We're in this small and quiet city where bikes seem to outnumber cars and it feels as if at every step one could almost touch the surrounding mountains and forests. The weather's fine and it's great to cycle through verdant streets, knowing there's nearly always a cycle lane and that car drivers will give you way even when they're not expected to.
We decide to go for a ride and get to Kapriole, a democratic school situated in the outskirts of town. When we get there, we're told that we won't be able to take an 'official' tour because they are unable to attend all the numerous requests to visit. But a small group of students and one of the adults (there are no 'teachers' here), Niklas Gidion, propose we sit down for a chat. Around us, children of all ages play together as if playtime would never end. And it doesn't here.
With Niklas –who is co-founder of EUDEC, the European community for democratic education– we talk, among other things, about the difficulties the school underwent in the beginning, when it had to exist in the background because the authorities would not recognize this kind of school. Things have changed and Kapriole, since 1997, can count on an institutional support that is welcome though not really sought. We also meet Dunja, a Dutch student who is attending Kapriole on an exchange with the democratic school De Ruimte, near Utrecht. She tells us about her experience both in a mainstream school and in a democratic school, and how she is now able to choose at what pace she wants to learn and what she wants to learn, irrespective of subjects listed in the official curriculum and of age-based levels. This has boosted her capacity to learn! She speaks of her passion for infinite areas of knowledge, such as languages (her English is perfect and she also speaks German). We are impressed by her sensibility, her maturity and the clarity with which she explains that this unconventional approach to education has been really good for her.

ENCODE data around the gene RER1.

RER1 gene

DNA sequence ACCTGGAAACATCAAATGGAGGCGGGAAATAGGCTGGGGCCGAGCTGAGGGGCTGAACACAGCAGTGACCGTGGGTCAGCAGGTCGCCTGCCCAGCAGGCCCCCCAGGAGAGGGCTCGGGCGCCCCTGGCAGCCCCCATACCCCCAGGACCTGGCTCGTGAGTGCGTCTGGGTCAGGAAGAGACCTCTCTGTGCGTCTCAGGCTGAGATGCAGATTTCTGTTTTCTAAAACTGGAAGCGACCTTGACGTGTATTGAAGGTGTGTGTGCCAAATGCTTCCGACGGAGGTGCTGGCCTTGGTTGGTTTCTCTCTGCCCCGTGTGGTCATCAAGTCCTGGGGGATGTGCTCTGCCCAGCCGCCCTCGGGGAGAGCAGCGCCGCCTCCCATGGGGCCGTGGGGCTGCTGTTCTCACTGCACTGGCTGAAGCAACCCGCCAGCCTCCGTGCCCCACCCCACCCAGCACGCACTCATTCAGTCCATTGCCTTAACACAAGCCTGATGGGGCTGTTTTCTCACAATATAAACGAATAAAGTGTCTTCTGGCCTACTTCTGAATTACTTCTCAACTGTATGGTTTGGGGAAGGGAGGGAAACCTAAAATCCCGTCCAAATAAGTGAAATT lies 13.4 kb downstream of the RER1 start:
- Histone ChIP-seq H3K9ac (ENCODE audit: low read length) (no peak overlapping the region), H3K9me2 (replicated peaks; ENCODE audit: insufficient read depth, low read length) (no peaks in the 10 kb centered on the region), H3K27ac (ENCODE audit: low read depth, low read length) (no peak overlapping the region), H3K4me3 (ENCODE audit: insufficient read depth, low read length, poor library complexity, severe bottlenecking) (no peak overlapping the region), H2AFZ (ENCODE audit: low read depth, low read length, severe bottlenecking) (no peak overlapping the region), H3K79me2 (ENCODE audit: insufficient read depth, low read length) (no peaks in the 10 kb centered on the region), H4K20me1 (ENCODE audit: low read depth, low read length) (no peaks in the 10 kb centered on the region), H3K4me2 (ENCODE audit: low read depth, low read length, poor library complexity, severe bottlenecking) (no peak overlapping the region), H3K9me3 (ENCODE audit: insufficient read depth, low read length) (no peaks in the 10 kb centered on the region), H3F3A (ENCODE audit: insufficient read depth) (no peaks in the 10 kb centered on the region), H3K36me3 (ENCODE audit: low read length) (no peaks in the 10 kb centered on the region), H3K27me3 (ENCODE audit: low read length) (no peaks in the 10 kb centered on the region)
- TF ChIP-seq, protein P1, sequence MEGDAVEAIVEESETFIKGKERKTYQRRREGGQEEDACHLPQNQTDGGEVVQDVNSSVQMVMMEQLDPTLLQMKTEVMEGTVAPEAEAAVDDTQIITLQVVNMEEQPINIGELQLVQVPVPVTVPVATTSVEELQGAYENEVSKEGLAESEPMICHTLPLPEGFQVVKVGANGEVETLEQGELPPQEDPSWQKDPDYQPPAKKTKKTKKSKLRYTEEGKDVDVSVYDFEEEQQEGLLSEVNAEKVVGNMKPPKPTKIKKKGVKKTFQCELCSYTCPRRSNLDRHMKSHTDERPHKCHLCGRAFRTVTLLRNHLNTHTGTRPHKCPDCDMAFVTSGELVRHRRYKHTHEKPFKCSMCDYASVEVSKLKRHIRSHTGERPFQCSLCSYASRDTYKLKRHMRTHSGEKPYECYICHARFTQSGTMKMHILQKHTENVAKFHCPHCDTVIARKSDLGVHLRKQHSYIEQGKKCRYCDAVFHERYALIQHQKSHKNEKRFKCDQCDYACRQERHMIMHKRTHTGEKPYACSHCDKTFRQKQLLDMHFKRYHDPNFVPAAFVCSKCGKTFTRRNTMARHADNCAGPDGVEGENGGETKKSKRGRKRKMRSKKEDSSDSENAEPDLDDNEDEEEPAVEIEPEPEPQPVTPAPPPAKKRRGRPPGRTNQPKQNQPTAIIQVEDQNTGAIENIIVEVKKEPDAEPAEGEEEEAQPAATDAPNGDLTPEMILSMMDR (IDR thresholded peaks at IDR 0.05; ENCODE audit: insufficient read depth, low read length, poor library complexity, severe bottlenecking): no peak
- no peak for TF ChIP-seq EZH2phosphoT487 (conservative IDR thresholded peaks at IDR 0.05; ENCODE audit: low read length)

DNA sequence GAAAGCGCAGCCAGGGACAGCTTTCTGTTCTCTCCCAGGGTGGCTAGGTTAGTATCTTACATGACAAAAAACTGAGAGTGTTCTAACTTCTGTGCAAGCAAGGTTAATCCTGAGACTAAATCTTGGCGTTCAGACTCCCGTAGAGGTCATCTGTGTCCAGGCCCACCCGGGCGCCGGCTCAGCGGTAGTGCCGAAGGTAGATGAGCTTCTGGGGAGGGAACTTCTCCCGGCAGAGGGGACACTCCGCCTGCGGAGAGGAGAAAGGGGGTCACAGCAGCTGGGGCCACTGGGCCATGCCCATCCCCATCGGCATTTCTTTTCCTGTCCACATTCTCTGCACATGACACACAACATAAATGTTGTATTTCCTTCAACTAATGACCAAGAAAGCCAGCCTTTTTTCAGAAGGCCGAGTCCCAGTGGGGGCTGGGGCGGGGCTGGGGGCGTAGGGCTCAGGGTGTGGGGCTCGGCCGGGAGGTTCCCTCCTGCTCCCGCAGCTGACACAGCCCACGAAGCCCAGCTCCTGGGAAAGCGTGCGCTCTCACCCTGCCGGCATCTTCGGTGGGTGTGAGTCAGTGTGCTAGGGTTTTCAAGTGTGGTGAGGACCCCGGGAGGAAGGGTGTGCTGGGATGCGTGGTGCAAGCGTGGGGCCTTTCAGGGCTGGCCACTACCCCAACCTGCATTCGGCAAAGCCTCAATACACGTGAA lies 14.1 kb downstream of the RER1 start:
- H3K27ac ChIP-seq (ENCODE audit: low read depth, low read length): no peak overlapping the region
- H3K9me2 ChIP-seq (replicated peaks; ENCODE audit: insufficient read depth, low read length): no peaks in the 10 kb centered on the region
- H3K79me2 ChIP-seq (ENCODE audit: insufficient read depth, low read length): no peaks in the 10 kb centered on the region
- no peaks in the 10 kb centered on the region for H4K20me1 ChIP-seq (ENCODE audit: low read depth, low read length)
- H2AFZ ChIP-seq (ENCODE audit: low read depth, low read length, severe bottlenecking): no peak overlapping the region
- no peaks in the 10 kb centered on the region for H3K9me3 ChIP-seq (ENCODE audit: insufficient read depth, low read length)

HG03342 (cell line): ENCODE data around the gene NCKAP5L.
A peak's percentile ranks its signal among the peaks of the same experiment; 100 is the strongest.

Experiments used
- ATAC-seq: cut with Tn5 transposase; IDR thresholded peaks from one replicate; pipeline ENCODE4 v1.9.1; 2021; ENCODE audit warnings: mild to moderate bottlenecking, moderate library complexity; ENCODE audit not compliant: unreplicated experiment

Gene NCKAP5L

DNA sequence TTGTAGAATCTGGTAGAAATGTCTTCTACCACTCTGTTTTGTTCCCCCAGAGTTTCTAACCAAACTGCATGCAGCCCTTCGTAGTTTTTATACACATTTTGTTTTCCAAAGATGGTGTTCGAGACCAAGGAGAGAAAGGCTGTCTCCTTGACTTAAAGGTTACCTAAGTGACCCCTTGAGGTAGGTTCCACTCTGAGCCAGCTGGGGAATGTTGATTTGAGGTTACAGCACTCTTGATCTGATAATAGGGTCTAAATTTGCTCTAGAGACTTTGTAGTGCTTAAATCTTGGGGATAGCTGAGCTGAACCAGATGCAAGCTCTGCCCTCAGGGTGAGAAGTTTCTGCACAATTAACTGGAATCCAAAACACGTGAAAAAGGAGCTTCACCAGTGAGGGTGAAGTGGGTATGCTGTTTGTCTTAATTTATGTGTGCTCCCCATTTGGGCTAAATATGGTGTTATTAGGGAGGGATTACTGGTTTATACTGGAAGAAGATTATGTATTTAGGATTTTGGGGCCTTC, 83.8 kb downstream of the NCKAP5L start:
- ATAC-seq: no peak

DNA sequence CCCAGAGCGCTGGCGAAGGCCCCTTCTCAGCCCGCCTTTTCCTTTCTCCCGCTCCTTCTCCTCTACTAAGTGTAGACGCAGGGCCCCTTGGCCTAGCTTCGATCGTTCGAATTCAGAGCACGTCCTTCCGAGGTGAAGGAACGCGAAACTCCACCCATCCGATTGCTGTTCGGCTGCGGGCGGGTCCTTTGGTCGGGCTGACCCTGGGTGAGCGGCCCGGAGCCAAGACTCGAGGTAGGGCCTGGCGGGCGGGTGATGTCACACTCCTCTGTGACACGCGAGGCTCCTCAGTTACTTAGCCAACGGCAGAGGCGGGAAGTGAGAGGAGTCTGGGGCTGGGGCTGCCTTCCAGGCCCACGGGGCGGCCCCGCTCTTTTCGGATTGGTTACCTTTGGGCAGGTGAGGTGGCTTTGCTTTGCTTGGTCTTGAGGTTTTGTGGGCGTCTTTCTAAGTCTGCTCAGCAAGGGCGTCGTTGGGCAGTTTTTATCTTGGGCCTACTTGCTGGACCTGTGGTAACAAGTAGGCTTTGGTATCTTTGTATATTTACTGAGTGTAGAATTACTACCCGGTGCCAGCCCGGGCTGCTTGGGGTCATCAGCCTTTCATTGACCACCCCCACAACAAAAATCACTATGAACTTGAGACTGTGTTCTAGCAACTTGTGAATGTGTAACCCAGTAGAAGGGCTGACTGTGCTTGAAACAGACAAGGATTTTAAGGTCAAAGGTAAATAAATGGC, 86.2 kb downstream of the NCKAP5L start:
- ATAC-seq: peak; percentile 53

Later, cycling in Vauban, a popular neighbourhood which has a long progressive history in Freiburg (Germany's eco-alternative capital itself), our hosts Sabina and Peter take us to a children´s park that was set up on the neighbours' initiative, and show us a sign at the entrance which says that children between six and fourteen years of age can only go in if they are NOT accompanied by an adult. Yes, that's correct: if they are NOT accompanied by an adult. Inside we find potentially dangerous machinery and tools such as saws and hammers, a high-temperature oven, and games of all sorts built by the children themselves. Adult supervision is minimal. Creativity and self-initiative are at their peak.